Thursday, December 9

September – Information

As everyone knows, the twelve chimes and the grapes of Puerta del Sol are a mere formality. The year actually starts in September, with the return to the classroom, the spending on textbooks, the El Corte Inglés ads, the newsstand collectibles -which still persist-, the new political course, the signings of the League, the sixth wave, the new book by Pérez Reverte, a cold drop and the death of a famous person. In August, with the quarters before the chimes of the 31st of the current month, Charlie Watts and the Torpedo Müller.

I didn’t expect Charlie’s thing so soon, or at least I didn’t think I’d be the first Stone to say it.. If my mother lived and knew Keith Richards she would say “he’s going to bury us all”, but Charlie has gone before and has accomplished what another drummer will probably never achieve: make the covers. Along with the rest of the band, Watts has been with me throughout my life, but with Gerd Müller I lost my innocence. Understand me. That summer of ’74, the first of which I am aware of football, I attended my first World Cup on television in an old black and white Telefunken that looked foggy (so we said), and my brain associates that summer sun of childhood (despite of the mist) to the names of the Torpedo, Breitner, Netzer, Cruyff, Neeskens and the Van de Kerkhof brothers from that championship that Germany won against what began to be called a clockwork orange.

This already looks like the end of August and the beginning of September. The shorter days, the cool of the morning, the long pants and so many memories; the orange sunset sun and long shadows from seven o’clock; the return to work for those who have enjoyed vacations and collect before to immerse ourselves between the pages of a book that sleeps on the porch and smells musty. Even the ambient smell is different in the crossing of months.

I am eager to know which words of those used until this summer will disappear or they will stay in the vocabulary for a while. In the summer of 2020, the pandemic year, we are fed up with reading, listening and writing de-escalation, resilience and a new normal. In September of last year all three were practically discontinued. They lasted in popular speech less than burofax or CD-Rom (or cederrón, as the Academy introduced it in its dictionary when everyone already kept files in pen drive). Occasionally, still someone says resilience, which has lived in the Spanish language for a long time, although we have only used it in times of pandemic and most do not know what it means or use it haphazardly. That waiter has a resilience that you shit… and a good ass. From September we will meet again resilience in some text from Afghanistan.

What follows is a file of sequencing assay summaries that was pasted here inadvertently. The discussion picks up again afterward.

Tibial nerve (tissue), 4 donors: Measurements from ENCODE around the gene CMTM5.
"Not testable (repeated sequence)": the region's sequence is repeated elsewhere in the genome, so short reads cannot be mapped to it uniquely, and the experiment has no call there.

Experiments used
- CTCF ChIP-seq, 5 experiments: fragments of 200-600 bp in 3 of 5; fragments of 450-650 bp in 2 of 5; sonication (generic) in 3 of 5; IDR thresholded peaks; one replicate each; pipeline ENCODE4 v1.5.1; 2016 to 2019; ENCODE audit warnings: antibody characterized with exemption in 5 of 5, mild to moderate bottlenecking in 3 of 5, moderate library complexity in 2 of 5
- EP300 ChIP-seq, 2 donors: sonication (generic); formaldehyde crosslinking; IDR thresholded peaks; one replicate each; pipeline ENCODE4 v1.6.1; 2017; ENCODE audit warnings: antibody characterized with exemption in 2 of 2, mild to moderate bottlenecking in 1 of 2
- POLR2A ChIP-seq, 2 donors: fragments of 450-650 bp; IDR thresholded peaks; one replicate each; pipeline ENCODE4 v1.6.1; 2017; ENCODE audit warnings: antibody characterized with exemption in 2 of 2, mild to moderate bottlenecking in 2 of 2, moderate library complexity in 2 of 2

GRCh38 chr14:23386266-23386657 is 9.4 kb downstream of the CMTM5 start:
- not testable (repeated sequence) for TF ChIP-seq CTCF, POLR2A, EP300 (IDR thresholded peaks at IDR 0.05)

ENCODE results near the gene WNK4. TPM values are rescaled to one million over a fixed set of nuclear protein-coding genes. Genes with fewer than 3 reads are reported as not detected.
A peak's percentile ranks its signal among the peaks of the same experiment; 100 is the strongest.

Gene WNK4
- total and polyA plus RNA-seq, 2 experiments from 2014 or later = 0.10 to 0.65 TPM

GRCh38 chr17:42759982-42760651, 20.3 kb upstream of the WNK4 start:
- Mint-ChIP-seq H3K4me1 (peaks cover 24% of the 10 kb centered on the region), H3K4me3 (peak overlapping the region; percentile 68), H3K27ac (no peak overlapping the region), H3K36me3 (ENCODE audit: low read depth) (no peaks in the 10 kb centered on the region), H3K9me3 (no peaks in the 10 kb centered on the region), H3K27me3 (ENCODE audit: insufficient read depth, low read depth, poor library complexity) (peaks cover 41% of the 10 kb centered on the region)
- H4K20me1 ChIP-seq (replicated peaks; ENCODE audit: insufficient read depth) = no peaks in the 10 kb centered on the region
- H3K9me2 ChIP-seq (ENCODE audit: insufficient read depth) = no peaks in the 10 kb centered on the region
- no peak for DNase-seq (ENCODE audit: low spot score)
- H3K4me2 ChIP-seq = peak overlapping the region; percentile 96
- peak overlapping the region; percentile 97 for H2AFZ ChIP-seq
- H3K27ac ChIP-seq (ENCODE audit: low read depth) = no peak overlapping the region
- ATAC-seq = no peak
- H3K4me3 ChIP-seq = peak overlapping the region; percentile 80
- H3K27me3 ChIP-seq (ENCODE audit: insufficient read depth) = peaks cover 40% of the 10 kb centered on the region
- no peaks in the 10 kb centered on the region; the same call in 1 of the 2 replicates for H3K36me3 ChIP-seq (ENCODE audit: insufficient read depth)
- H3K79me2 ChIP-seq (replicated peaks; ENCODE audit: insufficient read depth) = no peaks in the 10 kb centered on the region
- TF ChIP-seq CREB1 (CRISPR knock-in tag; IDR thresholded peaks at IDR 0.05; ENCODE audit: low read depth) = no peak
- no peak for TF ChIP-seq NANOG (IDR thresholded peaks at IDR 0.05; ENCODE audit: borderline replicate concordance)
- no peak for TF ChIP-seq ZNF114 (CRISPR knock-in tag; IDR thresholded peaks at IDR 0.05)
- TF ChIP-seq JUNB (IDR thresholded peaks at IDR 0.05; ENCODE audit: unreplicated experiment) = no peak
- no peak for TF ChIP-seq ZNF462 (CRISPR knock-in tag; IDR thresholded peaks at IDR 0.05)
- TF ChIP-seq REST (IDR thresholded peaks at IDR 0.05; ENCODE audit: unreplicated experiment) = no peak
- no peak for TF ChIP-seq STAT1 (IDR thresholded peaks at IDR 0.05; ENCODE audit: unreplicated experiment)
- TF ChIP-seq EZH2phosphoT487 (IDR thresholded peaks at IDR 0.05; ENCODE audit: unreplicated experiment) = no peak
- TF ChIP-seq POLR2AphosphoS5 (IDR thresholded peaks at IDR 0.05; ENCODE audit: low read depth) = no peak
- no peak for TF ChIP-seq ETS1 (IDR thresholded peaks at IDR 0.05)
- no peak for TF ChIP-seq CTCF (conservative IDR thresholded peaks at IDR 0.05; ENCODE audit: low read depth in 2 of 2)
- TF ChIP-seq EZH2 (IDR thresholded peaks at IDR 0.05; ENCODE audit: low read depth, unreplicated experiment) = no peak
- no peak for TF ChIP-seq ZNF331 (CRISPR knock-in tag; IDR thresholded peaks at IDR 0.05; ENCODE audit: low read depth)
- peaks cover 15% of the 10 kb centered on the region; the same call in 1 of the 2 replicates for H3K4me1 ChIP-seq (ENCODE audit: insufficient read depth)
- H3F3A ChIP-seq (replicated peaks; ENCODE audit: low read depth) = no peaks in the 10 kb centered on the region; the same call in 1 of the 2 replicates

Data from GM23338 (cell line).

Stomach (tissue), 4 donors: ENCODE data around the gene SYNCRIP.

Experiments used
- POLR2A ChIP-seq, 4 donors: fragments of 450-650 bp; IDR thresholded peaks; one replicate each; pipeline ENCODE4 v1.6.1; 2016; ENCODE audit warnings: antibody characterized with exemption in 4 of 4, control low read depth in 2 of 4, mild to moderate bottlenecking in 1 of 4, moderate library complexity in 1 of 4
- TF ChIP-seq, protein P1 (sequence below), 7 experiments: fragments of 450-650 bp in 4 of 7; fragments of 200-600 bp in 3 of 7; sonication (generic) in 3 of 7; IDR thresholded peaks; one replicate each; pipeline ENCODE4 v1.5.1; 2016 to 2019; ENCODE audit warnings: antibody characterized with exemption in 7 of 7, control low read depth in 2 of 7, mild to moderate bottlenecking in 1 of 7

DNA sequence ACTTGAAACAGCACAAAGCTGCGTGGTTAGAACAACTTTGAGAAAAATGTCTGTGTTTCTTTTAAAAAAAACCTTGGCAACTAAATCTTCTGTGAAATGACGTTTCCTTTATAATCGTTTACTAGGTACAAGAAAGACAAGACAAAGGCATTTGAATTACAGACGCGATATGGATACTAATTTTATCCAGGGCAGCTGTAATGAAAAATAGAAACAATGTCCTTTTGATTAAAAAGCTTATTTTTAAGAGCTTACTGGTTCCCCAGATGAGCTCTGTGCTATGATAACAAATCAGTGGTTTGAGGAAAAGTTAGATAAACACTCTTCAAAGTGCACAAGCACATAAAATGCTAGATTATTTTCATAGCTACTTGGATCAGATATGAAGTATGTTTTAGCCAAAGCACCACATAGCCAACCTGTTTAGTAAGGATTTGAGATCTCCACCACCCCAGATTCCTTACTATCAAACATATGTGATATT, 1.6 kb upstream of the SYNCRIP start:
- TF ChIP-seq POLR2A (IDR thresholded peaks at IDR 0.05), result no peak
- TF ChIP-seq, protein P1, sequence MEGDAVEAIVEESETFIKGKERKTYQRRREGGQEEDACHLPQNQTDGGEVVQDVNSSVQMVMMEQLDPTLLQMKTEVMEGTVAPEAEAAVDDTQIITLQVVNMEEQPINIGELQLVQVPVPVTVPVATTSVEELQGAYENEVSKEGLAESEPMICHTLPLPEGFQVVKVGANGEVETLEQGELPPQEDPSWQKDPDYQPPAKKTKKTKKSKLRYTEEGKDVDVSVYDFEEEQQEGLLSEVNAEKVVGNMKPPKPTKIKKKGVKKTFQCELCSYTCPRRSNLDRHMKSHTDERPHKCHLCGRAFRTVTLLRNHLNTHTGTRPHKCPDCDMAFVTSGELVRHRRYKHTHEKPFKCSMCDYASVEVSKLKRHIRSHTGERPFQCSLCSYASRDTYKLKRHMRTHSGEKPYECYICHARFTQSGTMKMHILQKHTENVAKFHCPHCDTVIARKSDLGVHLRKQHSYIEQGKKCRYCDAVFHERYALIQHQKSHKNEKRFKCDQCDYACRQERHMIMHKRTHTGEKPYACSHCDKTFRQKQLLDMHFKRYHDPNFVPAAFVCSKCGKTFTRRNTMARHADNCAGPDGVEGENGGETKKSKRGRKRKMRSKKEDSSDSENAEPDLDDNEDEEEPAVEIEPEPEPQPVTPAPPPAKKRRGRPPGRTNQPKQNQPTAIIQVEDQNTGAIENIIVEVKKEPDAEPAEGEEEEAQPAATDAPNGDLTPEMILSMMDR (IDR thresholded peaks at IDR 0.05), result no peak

This summer, José Luis Martínez-Almeida, Mayor of Madrid, has made the word espadrille fashionable again, which until he criticized Pedro Sánchez ran the risk of becoming a vulgar sneaker. The PP spokesman has returned to this traditional footwear its reason for being and to the espadrille guild the honor that the disdain of the Madrid mayor seemed to want to take away from him.

Each month has its one. January is that of the slope; February, that of lovers; March, that of the Fallas (although this year they are celebrated in August); April, that of the rain; May, that of spring; June, the end of the course; July, that of the first exit operation; August, the one of the vacations; September, the one of the returns; October, the time change; November, that of the dead and the increasingly early Christmas season; and December, the one of the debauchery of parties, celebrations, business lunches and the traditional Christmas Eve conversation with his brother-in-law, who, although he dines for free, blurts out that as his mother’s baked sea bream there is none. Enduring that is also resilience.

In August there is always something that ends so that the following month something else begins. Antonio López finished painting his picture in Puerta de Sol (Puerta de Sol always present when the year changes). In one of my last high school courses, from a bus, I saw him in Cibeles painting Gran Vía at 7 in the morning without anyone bothering him, perhaps thinking that he was a traveling artist without a gorilla in which to throw a few pesetas at him. . Or perhaps the artist did not enjoy the fame that he has well deserved today (it was the year 81 or 82).

Turns out that the only people from Madrid who did not know the venerable painter of Puerta del Sol were municipal police. They asked him for a license and papers and they did not shackle him by chance. “My boss sends me and I have to come and ask for his authorization. It could be Van Gogh or whoever,” snapped one of the agents before an indignant crowd. Curiously, his boss is the same as the one with the espadrilles. It could be Van Gogh or whoever, a phrase in which reflects that miserable, uneducated, cool and rude Spain that we see the same in August as in the season of sales.

September, you know, is that month of which much is expected and hardly anything happens, of expectations and disappointments, of hope in change and in which nothing changes, that treacherous and mocking month that makes us long for August and the that life returns to its loop. The eternal return.


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